The commission process involved some back-and-forth between solar advocates and Michigan’s large utilities, Consumers Energy and DTE, about how to establish the avoided-cost rate, but the goal of using PURPA to spur more development was widely shared. Smeloff expects the ultimate result will provide independent solar developers of projects 2 megawatts and smaller the certainty they need to invest.
Could states lure new businesses with renewable energy?
Yale Climate Connections
When companies decide where to open a new plant or office complex, they consider lots of factors, like tax incentives, regulations, the cost of living, and the available workforce. And now, some companies are weighing an additional factor: whether a location can help them go green.
Wheeler: “Close to half of the Fortune 500 companies have clean energy goals that they’ve put on the record already, and that’s been growing very quickly. So this is part of the language that everybody is speaking now.”
That’s Brian Wheeler, spokesperson for Consumers Energy, a Michigan utility. He says that when a company called Switch was looking to open a new data center in Michigan, one of the company’s priorities was to be powered entirely by clean energy.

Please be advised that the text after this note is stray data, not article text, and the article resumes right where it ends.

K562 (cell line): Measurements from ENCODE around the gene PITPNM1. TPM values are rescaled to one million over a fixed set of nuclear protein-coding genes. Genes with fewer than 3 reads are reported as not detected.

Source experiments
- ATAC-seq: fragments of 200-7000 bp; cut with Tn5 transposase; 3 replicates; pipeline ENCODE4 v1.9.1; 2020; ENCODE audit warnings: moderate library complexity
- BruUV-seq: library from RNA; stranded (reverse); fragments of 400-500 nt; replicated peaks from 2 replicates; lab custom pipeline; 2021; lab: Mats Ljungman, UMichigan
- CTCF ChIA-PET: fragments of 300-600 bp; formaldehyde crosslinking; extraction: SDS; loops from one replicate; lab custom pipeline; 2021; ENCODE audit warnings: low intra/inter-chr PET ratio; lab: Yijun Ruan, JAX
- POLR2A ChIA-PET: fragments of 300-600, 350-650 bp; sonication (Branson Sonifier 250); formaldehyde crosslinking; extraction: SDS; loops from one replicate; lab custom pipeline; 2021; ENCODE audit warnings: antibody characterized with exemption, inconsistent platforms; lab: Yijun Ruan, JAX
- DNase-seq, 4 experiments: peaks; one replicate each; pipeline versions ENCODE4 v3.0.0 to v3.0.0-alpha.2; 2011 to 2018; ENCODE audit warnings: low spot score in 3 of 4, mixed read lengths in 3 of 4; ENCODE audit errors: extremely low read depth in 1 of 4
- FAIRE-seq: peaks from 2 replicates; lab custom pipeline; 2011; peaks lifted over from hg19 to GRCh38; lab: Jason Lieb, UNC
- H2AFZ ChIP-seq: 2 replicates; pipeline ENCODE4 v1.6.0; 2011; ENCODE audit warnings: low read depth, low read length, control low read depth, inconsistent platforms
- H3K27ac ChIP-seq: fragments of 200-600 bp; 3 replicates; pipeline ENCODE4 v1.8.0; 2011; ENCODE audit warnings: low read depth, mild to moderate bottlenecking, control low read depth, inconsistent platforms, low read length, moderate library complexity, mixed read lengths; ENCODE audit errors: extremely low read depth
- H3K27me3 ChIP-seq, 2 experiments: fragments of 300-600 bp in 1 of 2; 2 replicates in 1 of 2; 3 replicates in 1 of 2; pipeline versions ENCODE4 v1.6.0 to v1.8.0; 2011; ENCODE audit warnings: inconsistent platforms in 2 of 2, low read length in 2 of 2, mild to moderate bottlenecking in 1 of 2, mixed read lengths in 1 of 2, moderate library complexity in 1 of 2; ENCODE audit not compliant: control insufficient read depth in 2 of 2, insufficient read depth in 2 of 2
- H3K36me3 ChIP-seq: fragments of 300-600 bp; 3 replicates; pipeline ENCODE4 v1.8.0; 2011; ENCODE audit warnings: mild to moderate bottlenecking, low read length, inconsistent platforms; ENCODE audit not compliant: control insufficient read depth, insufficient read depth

How an Illinois utility used wind, solar and storage to power a microgrid for 24 hours
Midwest Energy News
A Midwest utility has taken a critical step closer toward a distributed, decentralized power grid.
Ameren, in partnership with S&C Electric, a Chicago-based smart-grid engineering firm, successfully completed a 24-hour “islanding” test earlier this month at the utility’s newly built microgrid in Champaign, Illinois, using wind, solar and battery storage.
“Islanding” refers to a microgrid — itself a network of power generation and consumption — temporarily disconnecting itself from the broader, regional power grid. Many analysts believe the power grid of the future will consist of these kinds of localized, networked microgrids over the centralized “hub-and-spoke” model that has existed for over a century. The ability to island is seen as a core function of microgrids.
Harvey’s energy impact
Hurricane Harvey has forced shut nearly a quarter of America’s fuel refining capacity, while paralyzing major petrochemicals ports, and hampering offshore crude oil production. It has also pushed global crude prices lower as the hard-hit Gulf Coast refiners slow their purchases of foreign and domestic cargoes, reducing demand from the world’s top oil consumer.